Popular Hawaii beach shuts due to sewage spills
Heavy rains triggering massive sewage spills have closed Hawaii's most popular beach and tourist destination.
Waikiki Beach closed on Monday after heavy rains caused by a tropical storm set off the spills.
Tropical Storm Kilo caused 500,00 gallons of wastewater to come gushing out of manholes, making the waterfront unsafe for beachgoers.
"Now's not the time to go swimming," said Lori Kahikina, Honolulu's director of environmental services.
The beachfront sees about 4.5m tourists annually.
It will be a few days before the ocean is safe for people to swim in again, Ms Kahikina said, and water is currently being tested.
The water entered the sewage system when tree leaves and other debris clogged the storm drains.
Some people were seen opening manhole covers in an attempt to let stormwater drain, which is illegal.
City officials are advising people to stay away from a four mile (6km) stretch of waterfront extending from Waikiki to nearby Kakaako. Sewage was also emerging by Ala Moana Beach Park, a street near a shopping mall in Waikiki.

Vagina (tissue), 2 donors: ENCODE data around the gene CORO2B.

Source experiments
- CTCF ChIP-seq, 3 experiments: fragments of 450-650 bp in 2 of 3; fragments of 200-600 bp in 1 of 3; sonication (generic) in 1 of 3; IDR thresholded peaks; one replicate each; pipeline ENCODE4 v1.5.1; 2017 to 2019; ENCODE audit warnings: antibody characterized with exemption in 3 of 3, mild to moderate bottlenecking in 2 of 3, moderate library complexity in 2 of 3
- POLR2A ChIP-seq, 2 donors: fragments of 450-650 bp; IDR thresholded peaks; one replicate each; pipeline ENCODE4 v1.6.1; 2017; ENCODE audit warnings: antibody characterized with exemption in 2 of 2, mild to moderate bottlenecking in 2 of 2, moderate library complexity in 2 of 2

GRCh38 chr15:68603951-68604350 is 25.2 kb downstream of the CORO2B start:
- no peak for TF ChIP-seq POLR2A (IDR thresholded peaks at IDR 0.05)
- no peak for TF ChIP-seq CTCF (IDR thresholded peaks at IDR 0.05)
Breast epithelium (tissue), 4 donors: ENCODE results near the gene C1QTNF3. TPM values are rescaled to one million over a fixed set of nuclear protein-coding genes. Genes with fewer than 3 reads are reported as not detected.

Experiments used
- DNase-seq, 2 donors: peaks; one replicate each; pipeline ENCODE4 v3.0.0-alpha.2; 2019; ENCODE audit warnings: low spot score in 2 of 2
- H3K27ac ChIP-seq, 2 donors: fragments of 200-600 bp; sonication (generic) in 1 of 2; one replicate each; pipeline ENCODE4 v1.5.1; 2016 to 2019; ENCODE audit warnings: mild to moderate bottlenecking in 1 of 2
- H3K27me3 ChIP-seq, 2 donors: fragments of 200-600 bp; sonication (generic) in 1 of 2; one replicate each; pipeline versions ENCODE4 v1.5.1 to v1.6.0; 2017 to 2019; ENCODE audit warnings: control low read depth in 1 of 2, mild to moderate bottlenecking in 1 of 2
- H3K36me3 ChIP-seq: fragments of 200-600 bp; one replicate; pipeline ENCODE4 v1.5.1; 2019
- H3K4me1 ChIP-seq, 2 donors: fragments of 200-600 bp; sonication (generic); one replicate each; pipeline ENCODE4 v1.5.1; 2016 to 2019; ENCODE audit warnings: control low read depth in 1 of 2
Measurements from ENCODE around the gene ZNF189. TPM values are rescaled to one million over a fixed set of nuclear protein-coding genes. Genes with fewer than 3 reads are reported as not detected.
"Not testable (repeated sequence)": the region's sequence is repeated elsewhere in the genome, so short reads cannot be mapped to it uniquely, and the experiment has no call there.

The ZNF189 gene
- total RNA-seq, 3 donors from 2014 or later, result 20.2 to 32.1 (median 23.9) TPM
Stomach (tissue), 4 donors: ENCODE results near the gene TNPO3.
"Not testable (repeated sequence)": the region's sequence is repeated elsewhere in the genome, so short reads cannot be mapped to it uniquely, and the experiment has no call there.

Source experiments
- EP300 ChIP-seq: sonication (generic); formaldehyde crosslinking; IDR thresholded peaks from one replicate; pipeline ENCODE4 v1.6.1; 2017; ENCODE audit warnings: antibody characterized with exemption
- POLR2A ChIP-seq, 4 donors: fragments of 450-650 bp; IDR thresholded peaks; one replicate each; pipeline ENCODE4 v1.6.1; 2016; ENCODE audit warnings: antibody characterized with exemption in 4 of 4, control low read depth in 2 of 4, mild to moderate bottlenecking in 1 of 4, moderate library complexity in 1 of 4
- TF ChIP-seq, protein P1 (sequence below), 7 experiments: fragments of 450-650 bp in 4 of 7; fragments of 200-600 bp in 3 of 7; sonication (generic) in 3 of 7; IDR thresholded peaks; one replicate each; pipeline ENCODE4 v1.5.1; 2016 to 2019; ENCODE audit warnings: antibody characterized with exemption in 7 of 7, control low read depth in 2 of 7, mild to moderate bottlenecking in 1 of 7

Waikiki's beaches have closed before for the same reason - in 2006, 48 million gallons of raw sewage poured into a canal near the area's hotels.
"We don't know right now what is in the water. You could get a serious infection, get extremely sick or worse," said Shayne Enright, a Waikiki city official.
Every beach on the island is under a "brown water advisory" issued by the Department of Health, noting that waters might be contaminated.
Hawaii is under numerous state-wide flash flood warnings and watches. Some roads are closed due to flooding on the highways. Two schools are closed, in addition to the Honolulu Zoo.
The island will experience more rain and high humidity throughout the rest of the week, meteorologists said, prompting more heavy rains, thought the storm is expected to move further away from Hawaii in the coming days.